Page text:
When people were still getting acquainted with this idea that any two people could talk anywhere they were in the world, one of the most common things to sort of verify whether or not they were interacting with a real human being was taking a picture at the moment and sending it to the suspiscious potential friends. Everyone has their reasons, right? We understand that paranoia is probably caused by information society’s accelerated rise, and I’ve mentioned FOMA (fear of missing out) but haven’t been paying a lot of attention to new initiatives such as BeReal, a new social network that “promotes transparency and authenticity”. What calls my attention is that this sort of anti-glamourous approach to self-representation takes on many shapes, angles, and even technical settings. For example: if I do send you a picture of myself, which of my cameras should I use? And of course: you don’t expect me to show my full face, do you?
From a security standpoint, Qualcomm, for example, has proposed a model for future smartphones that has your frontal camera “always on”, to protect you from having other people rather than yourself looking at your notifications or even accessing the device, as reported by the Washington Post. I think that’s particularly interesting knowing that Qualcomm’s CEO is Brazilian (the interview was great, Bloomberg, thanks), and I’m here having an issue with biometric verification and what’s called the “selfie password” in order to use a credit card, the only form I could find of promoting my work after a period of Brazilian economic policy that majorly harmed the poor and political opponents. Examples? New laws funding culture got vetoed; review of quota law for Black populations in university; end of free public university proposed by law; the insanity of the project School Without a Party and its supporters, as reported by The Guardian; extremely overlooked economic inequality data, as reported by Oxfam; fintech being used for fraud, and so many other issues.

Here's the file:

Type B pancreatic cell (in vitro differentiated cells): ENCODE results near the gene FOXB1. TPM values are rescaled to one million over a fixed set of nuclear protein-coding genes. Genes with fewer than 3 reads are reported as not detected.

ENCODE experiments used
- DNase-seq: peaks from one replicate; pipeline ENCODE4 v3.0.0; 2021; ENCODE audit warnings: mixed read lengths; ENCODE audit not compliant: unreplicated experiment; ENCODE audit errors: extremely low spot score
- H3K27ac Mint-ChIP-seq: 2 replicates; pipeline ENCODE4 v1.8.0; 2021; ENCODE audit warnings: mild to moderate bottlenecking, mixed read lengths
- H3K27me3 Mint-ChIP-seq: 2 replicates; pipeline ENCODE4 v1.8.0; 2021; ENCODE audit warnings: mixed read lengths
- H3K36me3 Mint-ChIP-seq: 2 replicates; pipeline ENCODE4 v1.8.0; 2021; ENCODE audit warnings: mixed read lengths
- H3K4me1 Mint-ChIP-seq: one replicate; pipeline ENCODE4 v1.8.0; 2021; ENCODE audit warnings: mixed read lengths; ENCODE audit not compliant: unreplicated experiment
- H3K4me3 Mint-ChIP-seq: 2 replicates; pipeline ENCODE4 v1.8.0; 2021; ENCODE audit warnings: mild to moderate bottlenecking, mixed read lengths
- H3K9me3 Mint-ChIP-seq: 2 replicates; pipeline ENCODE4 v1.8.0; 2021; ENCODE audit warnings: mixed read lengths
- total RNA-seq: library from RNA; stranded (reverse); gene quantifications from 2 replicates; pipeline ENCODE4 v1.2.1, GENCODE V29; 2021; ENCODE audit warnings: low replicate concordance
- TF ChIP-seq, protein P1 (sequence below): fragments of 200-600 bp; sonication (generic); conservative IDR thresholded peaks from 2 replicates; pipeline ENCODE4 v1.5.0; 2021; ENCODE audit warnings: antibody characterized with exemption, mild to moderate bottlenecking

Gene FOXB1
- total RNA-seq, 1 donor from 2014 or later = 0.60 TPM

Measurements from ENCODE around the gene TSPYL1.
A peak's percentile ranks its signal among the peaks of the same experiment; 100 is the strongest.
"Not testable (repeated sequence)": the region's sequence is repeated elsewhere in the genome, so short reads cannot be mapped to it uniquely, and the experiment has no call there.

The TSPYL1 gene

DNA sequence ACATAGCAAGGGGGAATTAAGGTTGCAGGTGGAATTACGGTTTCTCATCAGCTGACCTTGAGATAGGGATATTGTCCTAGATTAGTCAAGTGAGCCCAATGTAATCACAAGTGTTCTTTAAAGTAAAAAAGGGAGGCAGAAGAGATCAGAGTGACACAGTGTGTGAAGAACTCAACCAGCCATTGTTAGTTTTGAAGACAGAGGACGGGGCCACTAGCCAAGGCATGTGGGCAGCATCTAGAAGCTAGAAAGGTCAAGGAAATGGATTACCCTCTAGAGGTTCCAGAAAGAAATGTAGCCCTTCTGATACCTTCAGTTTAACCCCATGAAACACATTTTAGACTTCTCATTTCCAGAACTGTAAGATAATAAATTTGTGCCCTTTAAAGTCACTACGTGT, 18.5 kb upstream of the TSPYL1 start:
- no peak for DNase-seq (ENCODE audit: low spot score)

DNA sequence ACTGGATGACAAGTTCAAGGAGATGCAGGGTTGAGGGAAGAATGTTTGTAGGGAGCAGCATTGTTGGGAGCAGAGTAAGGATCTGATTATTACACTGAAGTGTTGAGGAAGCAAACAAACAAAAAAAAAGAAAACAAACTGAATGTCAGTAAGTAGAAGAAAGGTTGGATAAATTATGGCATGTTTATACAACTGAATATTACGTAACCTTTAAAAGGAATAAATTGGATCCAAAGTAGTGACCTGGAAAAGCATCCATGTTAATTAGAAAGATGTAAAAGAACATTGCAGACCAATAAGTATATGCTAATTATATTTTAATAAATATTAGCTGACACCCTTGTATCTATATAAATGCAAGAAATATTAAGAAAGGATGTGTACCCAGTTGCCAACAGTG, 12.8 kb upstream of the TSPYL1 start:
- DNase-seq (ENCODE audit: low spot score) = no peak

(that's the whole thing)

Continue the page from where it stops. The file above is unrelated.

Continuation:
What makes me write a blog several days a week is this supposedly noble idea of making a bridge between the international, English-speaking context of school, college, business and politics, with media circling all of these topics, and translating it to the Brazilian learner while also pinpointing the problems in approach and false narratives to natives. I could invite you to go to Omegle and count the number of ceilings you’ll see, or add someone from Quick Chat on Snapchat and do the same. If I’m wrong (I am, very often) and this only happens to me, okay: you win. For now. That is absolutely not the only issue. Why do I need a selfie password in order to teach people how to have better conversations in English with people who actually respect you? How do I make a successful business without getting robbed from young people at the beach or the biggest companies in the world? And how do I prove that I’m real, and not just sweaty, when I turn on my camera and show my face while talking to strangers, because we’re all locked up in our apartments hoping that someone will have something good to tell us, and maybe even listen to what we have to say? I don’t care about authenticity. I care about meaning and mood. If you twist the meaning of my words, my mood will change. If you ignore my mood and want to give it a meaning you made up, I’ll come back at you. It’s very simple! But of course, there’s more ways to verify what’s really going on than putting two people against each other on purpose, or asking them to show what the top of their room looks like instead of the bottom of their body — which, depending on the case, might not be the end of the freaking world.